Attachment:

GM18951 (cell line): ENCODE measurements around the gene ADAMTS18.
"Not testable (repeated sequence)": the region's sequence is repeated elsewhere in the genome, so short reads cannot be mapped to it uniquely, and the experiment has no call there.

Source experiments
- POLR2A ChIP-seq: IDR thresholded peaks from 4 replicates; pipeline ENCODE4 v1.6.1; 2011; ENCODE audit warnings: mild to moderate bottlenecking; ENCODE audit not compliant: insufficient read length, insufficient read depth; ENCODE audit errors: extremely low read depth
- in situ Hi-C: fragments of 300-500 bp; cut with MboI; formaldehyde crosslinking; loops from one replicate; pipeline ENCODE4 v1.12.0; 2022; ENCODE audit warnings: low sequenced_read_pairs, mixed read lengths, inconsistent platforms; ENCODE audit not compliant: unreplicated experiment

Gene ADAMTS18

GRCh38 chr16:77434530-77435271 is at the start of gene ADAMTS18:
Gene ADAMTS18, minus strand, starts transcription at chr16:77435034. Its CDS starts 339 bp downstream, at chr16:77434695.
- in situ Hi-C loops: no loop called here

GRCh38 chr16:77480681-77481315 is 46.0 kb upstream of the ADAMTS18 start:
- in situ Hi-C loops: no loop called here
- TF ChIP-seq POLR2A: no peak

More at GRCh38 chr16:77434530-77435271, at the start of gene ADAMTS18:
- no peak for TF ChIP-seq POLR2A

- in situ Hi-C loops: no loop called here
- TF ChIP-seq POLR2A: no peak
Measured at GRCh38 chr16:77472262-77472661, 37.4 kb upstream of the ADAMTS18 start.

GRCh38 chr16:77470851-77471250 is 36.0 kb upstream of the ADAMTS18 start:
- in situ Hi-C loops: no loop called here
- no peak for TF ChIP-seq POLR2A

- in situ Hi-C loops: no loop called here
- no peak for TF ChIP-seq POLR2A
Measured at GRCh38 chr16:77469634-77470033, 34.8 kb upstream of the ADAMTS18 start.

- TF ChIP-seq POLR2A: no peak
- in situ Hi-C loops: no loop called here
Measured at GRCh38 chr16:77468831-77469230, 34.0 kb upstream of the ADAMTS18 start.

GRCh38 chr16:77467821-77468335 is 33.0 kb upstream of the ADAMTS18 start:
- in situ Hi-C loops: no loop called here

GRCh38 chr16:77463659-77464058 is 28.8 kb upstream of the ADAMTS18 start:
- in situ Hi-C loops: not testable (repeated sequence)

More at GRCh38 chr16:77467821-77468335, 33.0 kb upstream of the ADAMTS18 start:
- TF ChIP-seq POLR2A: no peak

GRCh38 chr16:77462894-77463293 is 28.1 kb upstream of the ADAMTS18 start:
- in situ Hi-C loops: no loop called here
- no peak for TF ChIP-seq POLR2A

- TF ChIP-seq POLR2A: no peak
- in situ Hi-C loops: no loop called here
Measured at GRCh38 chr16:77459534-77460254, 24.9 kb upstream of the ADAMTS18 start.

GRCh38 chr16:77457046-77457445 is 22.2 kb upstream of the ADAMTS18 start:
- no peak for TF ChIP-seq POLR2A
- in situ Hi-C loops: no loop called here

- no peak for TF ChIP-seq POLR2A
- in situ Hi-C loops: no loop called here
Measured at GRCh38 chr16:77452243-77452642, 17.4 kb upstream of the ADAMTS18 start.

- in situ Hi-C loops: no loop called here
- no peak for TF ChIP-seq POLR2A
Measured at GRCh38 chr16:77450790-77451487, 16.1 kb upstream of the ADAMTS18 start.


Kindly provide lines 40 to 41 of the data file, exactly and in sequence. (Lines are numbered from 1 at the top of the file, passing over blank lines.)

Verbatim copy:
- no peak for TF ChIP-seq POLR2A
- in situ Hi-C loops: no loop called here